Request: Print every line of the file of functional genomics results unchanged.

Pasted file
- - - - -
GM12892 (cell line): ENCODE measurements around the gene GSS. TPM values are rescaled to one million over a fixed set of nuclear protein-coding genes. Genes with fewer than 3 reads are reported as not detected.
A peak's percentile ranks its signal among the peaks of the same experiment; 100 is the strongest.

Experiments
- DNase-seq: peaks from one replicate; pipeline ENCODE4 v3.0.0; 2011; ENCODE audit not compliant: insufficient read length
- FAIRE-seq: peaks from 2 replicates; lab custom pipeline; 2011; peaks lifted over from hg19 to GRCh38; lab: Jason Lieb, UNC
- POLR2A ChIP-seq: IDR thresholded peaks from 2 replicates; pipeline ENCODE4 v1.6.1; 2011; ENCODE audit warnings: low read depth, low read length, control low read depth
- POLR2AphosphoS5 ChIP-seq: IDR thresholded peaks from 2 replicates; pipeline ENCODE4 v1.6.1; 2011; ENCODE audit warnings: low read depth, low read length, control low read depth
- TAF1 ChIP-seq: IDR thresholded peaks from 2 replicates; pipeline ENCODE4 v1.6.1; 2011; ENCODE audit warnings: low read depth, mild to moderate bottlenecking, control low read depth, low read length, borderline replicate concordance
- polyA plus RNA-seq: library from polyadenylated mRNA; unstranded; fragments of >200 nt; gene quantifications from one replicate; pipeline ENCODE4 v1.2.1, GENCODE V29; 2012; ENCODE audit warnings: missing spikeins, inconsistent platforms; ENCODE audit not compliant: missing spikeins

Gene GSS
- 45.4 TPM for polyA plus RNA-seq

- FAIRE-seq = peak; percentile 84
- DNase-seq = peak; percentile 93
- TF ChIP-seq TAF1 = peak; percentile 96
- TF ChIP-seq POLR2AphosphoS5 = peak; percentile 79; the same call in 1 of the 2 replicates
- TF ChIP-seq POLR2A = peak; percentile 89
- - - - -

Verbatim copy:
GM12892 (cell line): ENCODE measurements around the gene GSS. TPM values are rescaled to one million over a fixed set of nuclear protein-coding genes. Genes with fewer than 3 reads are reported as not detected.
A peak's percentile ranks its signal among the peaks of the same experiment; 100 is the strongest.

Experiments
- DNase-seq: peaks from one replicate; pipeline ENCODE4 v3.0.0; 2011; ENCODE audit not compliant: insufficient read length
- FAIRE-seq: peaks from 2 replicates; lab custom pipeline; 2011; peaks lifted over from hg19 to GRCh38; lab: Jason Lieb, UNC
- POLR2A ChIP-seq: IDR thresholded peaks from 2 replicates; pipeline ENCODE4 v1.6.1; 2011; ENCODE audit warnings: low read depth, low read length, control low read depth
- POLR2AphosphoS5 ChIP-seq: IDR thresholded peaks from 2 replicates; pipeline ENCODE4 v1.6.1; 2011; ENCODE audit warnings: low read depth, low read length, control low read depth
- TAF1 ChIP-seq: IDR thresholded peaks from 2 replicates; pipeline ENCODE4 v1.6.1; 2011; ENCODE audit warnings: low read depth, mild to moderate bottlenecking, control low read depth, low read length, borderline replicate concordance
- polyA plus RNA-seq: library from polyadenylated mRNA; unstranded; fragments of >200 nt; gene quantifications from one replicate; pipeline ENCODE4 v1.2.1, GENCODE V29; 2012; ENCODE audit warnings: missing spikeins, inconsistent platforms; ENCODE audit not compliant: missing spikeins

Gene GSS
- 45.4 TPM for polyA plus RNA-seq

- FAIRE-seq = peak; percentile 84
- DNase-seq = peak; percentile 93
- TF ChIP-seq TAF1 = peak; percentile 96
- TF ChIP-seq POLR2AphosphoS5 = peak; percentile 79; the same call in 1 of the 2 replicates
- TF ChIP-seq POLR2A = peak; percentile 89